The Reform Of The Spanish Insolvency Act – Positive News For Spanish Companies
At the end of 2021, the Spanish government approved draft reforms of the Spanish insolvency laws that transposes Directive (EU) 2019/1023 of 20 June 2019 on preventive restructuring frameworks into Spanish law.
The reform will bring about a comprehensive change in insolvency proceedings in Spain. So what are these changes and what effect will these have in practice?
Among other objectives, the reform aims to make pre-insolvency processes effective. Indeed, the current Spanish insolvency system has obvious limitations. In fact, the use of pre-insolvency processes is low. This reduced use has meant that when Spanish companies go into insolvency proceedings, they do so in a situation of very advanced financial deterioration. Moreover, the excessive duration of insolvency proceedings, averaging 60 months, means that the vast majority of insolvency proceedings end in liquidation.
The first major innovation consists of the introduction of restructuring plans, which aims to eliminate the current limited pre-insolvency processes by introducing a single flexible procedure and the possibility of binding dissenting classes, with appropriate safeguards.
Restructuring plans may well replace current practice in Spain, where pre-insolvency situations are often resolved by refinancing agreements and out-of-court payment agreements.
This reform also aims to reduce judicial intervention, and relies on the majority support of creditors.
New concepts for restructuring
The draft law introduces the following different concepts to Spanish restructuring plans:
Limited judicial involvement
There is very limited intervention by the insolvency judge, both in the preparation of and execution of the plan. The intervention of the court in the approval of the plan is minimal.
It introduces the possibility of liquidation restructuring plans.
Restructuring part of a company’s liabilities
A restructuring plan will enable a debtor company to compromise all or part of its liabilities (except for public, alimony, labour and non-contractual claims).
Changes to shareholder rights
An important new feature is that shareholders can be obliged to increase capital or make structural changes without their consent.
Even more important is the introduction in Spain of non-consensual restructuring plans, making it possible for the court to approve a restructuring plans that has not been approved by all types of creditors, including the debtor as a legal entity, often referred to as cram-down or cross-class cram-down.
Challenges and non-compliance
The new process will also make it easier for those opposed to the plan to raise objection to it, and will enable non-compliance with the plan to be dealt with more efficiently.
Changes will also be introduced concerning the insolvency of individuals, making the options for individuals to be exonerated from unsatisfied liabilities more flexible, linking such exoneration to a standard of good faith.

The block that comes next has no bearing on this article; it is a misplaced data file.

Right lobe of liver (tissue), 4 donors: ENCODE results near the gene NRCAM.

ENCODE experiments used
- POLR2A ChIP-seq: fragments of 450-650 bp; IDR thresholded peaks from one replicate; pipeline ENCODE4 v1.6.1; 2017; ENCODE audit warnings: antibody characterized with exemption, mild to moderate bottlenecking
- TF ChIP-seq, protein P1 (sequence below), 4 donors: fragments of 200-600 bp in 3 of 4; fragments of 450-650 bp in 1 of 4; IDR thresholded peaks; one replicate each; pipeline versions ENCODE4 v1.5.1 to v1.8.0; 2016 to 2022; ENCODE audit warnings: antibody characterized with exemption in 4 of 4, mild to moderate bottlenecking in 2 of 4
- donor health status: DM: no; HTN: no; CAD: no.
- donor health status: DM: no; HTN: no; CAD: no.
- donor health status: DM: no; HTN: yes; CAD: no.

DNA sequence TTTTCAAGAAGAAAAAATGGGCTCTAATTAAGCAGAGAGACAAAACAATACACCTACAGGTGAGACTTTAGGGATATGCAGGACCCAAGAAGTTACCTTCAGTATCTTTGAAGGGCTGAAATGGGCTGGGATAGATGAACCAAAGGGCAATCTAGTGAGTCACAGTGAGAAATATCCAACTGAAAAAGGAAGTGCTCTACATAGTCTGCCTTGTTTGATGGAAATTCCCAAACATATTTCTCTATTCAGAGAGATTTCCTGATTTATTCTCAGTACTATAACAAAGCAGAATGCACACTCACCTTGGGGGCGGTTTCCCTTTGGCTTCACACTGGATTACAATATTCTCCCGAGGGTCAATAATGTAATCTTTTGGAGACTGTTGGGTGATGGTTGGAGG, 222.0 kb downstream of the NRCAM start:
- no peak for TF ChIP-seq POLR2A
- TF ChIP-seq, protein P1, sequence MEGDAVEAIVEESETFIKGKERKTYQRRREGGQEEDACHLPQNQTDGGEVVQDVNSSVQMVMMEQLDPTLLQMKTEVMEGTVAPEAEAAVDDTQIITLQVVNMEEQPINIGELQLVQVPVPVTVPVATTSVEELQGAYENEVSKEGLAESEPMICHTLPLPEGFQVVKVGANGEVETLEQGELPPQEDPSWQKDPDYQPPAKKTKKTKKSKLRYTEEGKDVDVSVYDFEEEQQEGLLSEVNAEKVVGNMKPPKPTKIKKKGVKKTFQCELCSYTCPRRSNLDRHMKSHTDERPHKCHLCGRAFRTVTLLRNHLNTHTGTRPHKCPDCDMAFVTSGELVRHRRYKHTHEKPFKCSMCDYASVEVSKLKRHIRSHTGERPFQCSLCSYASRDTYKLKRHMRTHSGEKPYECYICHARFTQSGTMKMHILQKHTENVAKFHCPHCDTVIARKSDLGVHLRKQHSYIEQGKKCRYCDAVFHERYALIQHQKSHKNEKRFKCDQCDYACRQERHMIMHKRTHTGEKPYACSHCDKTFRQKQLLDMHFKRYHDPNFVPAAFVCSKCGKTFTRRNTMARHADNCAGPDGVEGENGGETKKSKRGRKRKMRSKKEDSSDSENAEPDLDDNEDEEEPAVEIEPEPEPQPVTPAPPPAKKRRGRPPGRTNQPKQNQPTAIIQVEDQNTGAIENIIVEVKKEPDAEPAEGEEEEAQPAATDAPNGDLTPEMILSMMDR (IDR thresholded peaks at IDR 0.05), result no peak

A special abbreviated insolvency procedure will also established for micro-companies, defined as those with a value of less than two million euros or with fewer than ten employees, in order to reduce the fixed costs of an insolvency proceeding.
The special abbreviated procedure is aimed at simplifying insolvency proceedings for small companies.
Efficient insolvency processes
The project also aims to improve the processing of insolvency proceedings and their efficiency. Unfortunately, the current insolvency procedures in Spain result in insolvency proceedings being delayed for years due to excessive “proceduralism”. The draft law introduces improvements in the procedure, such as the insolvency judge no longer having to wait for the insolvency administration to submit a final report before deciding to open the composition or liquidation phase, as is currently the case, which always leads to significant delays.
Likewise, the requirement for the insolvency judge to approve a liquidation plan is eliminated, without prejudice to the judge establishing special liquidation rules if deemed appropriate.
Finally, an important new feature is the abolition of the creditors’ meeting, substituting a regime for the approval of the agreement very similar to that envisaged for restructuring agreements.
With regard to other new features aimed at increasing efficiency, there will be a system of early warnings for companies that may be in a situation of probable insolvency. These alerts will be issued by the ministries responsible for detecting such situations.
The draft law will also formally introduce into Spanish procedure the practice of “pre-pack” insolvency proceedings. Previously the Barcelona courts have admitted these in practice without the need to apply for insolvency proceedings, and the Madrid courts have admitted these once insolvency proceedings have been declared, but under the draft law this practice will now be formalised.
Court’s power to liquidate
Finally, an important and novel change is that the insolvency judges will be able to directly liquidate a company when it is clear from the outset that there are no assets.
Is this a good thing for Spanish companies?
The draft proposes what will be a real revolution in the regulation of insolvency in Spain and is the most ambitious reform of insolvency law ever undertaken there. It will see a change from judicial driven insolvency procedures to a process with much less court involvement, aimed at achieving an effective solution to insolvency.
It is expected that the new law will be enacted and come into force in June or July 2022.